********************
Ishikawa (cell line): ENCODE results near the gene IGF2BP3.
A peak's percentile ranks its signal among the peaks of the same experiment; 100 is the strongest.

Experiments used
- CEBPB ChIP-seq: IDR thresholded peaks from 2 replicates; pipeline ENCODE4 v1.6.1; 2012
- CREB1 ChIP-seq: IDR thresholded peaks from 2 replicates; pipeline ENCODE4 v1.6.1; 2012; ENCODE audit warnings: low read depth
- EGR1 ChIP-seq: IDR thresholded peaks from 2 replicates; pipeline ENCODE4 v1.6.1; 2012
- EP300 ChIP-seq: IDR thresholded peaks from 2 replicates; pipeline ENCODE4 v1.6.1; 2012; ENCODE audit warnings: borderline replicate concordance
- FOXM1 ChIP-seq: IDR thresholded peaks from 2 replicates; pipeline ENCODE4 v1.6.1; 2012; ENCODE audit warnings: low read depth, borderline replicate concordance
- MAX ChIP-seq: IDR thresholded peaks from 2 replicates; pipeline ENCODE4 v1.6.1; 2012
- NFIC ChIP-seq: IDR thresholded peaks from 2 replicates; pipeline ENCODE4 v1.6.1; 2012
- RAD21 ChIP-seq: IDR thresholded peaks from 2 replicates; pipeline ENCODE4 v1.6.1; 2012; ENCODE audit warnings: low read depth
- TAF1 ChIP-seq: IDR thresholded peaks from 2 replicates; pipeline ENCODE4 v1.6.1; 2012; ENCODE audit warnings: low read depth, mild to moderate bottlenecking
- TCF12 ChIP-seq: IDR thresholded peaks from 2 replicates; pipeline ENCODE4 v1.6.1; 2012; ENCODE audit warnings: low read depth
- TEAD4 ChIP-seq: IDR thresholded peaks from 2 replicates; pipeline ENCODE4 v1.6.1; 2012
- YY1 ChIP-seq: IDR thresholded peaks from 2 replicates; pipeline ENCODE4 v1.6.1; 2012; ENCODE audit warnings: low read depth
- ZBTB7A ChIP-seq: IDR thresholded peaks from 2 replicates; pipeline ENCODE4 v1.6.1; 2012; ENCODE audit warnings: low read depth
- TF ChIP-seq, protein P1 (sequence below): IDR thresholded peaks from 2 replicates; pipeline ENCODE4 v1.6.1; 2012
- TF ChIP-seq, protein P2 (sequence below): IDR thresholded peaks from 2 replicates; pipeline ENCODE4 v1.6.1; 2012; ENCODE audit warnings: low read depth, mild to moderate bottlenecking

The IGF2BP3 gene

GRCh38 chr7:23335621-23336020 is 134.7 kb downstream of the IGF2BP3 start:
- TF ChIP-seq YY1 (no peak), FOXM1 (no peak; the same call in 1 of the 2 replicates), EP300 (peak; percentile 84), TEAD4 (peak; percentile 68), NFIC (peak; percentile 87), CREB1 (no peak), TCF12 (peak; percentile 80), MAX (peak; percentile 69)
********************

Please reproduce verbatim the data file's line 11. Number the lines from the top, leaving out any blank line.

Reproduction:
- RAD21 ChIP-seq: IDR thresholded peaks from 2 replicates; pipeline ENCODE4 v1.6.1; 2012; ENCODE audit warnings: low read depth